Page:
We've all seen street vendors (or smelled those mouthwatering aromas that come from their cart!) but it can take some guts to actually stop and order something. Sometimes we're too focused on the destination ahead to appreciate what's right outside our door. Other times we wonder if it's safe, if the food will be tasty, or if the aroma oversells the flavor. The trick is to know what you're looking for and to get food where the locals do.
Baja California is one of the world's greatest road trips and stopping for great street food can make it that much more amazing.
Get your churros at the border
Whether you're just entering Baja California from San Ysidro or about to head back into San Diego with your great trip coming to an end, you shouldn't overlook the border as a place to get great eats. While you can get almost anything — from large statues of the Virgin Mary to colorful Lucha Libre masks — the best deals are the churros: these crispy, corrugated tubes of donut-like deliciousness usually come filled with your choice of custard, caramel, or chocolate. Unlike the store-bought version, yours will be filled right there as you wait, then handed to you — sometimes steaming — for you to eat in the car.
Pismo clams just south of San Quintin
Three hours or so from the California-Mexico border is a small town called San Quintin. It's easy to miss, and many people zip through it having stayed overnight in Ensenada. But those in the know will pull over just south, where about thirty small shacks line the side of the road. Each one is a little different: there's one with carnival-type drawings on its front. Another sports the bones of a whale. A few are just pushcarts. But they all share something magical inside: steamed Pismo clams. These oversize mollusks are as fresh as can be, usually caught by the cooks' husbands or brothers that very morning. They open them, squeeze in lime juice, add chopped onion, tomato, and avocado, then wrap them up in tin foil and grill them to perfection. Served steaming hot, they're a great snack or even a meal any time of day.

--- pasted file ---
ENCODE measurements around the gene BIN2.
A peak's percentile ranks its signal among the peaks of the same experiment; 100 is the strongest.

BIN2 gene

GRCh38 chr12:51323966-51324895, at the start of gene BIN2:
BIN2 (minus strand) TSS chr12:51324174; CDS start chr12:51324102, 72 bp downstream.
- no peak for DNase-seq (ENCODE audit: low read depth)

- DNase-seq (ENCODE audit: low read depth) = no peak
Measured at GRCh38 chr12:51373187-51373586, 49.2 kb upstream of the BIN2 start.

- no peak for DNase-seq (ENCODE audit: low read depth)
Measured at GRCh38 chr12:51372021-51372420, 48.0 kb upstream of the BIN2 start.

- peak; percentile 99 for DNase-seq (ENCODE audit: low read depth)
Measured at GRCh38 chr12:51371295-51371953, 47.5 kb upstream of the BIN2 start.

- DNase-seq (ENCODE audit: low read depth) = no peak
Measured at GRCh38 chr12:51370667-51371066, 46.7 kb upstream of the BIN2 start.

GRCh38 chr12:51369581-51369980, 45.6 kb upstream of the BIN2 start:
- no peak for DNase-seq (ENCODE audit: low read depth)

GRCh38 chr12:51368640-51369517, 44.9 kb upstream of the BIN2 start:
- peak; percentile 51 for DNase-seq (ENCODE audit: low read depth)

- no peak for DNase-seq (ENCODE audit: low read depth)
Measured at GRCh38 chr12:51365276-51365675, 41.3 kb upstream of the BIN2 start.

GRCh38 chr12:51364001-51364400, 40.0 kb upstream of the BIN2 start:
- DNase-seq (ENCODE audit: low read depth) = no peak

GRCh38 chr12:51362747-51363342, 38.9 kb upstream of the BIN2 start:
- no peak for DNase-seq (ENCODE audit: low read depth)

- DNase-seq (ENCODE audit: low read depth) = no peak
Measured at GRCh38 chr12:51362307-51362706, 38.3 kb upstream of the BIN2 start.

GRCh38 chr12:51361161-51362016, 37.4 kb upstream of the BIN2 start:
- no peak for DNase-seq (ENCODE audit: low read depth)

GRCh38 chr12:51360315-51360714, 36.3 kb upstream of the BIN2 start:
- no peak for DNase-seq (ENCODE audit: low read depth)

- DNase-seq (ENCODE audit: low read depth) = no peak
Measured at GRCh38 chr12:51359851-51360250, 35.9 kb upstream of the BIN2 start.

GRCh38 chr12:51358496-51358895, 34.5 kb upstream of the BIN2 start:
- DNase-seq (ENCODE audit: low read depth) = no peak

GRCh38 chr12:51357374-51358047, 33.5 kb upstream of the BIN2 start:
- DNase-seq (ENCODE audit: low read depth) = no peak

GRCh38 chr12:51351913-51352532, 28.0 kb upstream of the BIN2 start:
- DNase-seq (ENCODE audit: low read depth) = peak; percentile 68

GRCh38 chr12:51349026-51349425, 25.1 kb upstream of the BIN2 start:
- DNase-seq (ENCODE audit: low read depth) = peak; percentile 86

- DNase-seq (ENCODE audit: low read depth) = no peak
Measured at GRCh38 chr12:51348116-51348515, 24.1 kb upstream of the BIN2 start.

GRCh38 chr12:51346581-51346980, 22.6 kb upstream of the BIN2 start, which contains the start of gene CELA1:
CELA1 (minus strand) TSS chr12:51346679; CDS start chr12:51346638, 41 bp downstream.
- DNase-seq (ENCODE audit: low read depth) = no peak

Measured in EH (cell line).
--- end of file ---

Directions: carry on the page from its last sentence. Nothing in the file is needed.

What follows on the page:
Baja fish tacos
Menus in restaurants worldwide advertise "Baja Fish Tacos," but there's nothing like having them in Baja, and perhaps the best spot in all of Baja is a humble pushcart in La Paz called Hermanos Gonzales (the Gonzales Brothers). Locals flock to this oversize pushcart at the end of Calle Madero on Degollado, where shrimp and fish is breaded in a delicate batter and fried to crispy. Seconds later, you choose corn or flour tortillas and get the tacos on a plastic plate covered with a disposable plastic bag. You choose from a bewildering array of salsas and condiments, nearly all of them spicy, and eat at one of the cart-side stools (if you can find an empty one). Tacos only cost a couple bucks and it's hard not to eat about fifty of them.
Tamales in Todos Santos
Some people get as fervent about their tamales as they do about religion or politics, and with good reason: a perfect tamale is close to holy. What's not up for debate is the texture: tamales need to be moist, soft, almost mushy without a hint of goo. They should not be dry, flaky, or crumble to bits the moment the corn husk (and it must be corn husk!) is removed. But inside you can find a variety of fillings, from cheese and chili to chicken to beef. The tiny tourist town of Todos Santos has two great places for tamales that are worth seeking out if you're a "believer." First, at the north end of town is a street-side market with a long row of shacks. One of them (and you'll need to ask) offers great beef tamales that sell out so quickly it's tough to believe they're even sold there at all. If you prefer chicken, ask in town for directions to the El Rey Sol II market, where a guy (the "Tamale Guy") comes with a bicycle cart and a cooler. If you're lucky, he'll be there in the late afternoon. If you're not, he'll have sold out and you'll need to go back the next day. Early bird gets the...tamale, after all.
A Little Taste of the Rainbow
One of the secret street treats in Mexico is something so simple that many people overlook it even when it's right in front of their nose: the "waters" of watermelon, cantaloupe, hibiscus, pineapple, limonada, and so on that are often sold by ladling the liquid into a plastic bag, popping in a straw, twisting it quickly and sealing it with a rubber band. The original "juice box," if you will. These drinks, called aguas (as in agua de sandia for watermelon water, etc.) are made by blending up fresh fruit, ice, and a touch of sugar if needed, then adding plenty of ice. The resulting ambrosia is so delicious that you'll feel like you're drinking one of the colors of the rainbow. Nothing is better than seeking out an agua vendor on a hot afternoon. You will find yourself finishing it all too quickly and going back for a second in no time.
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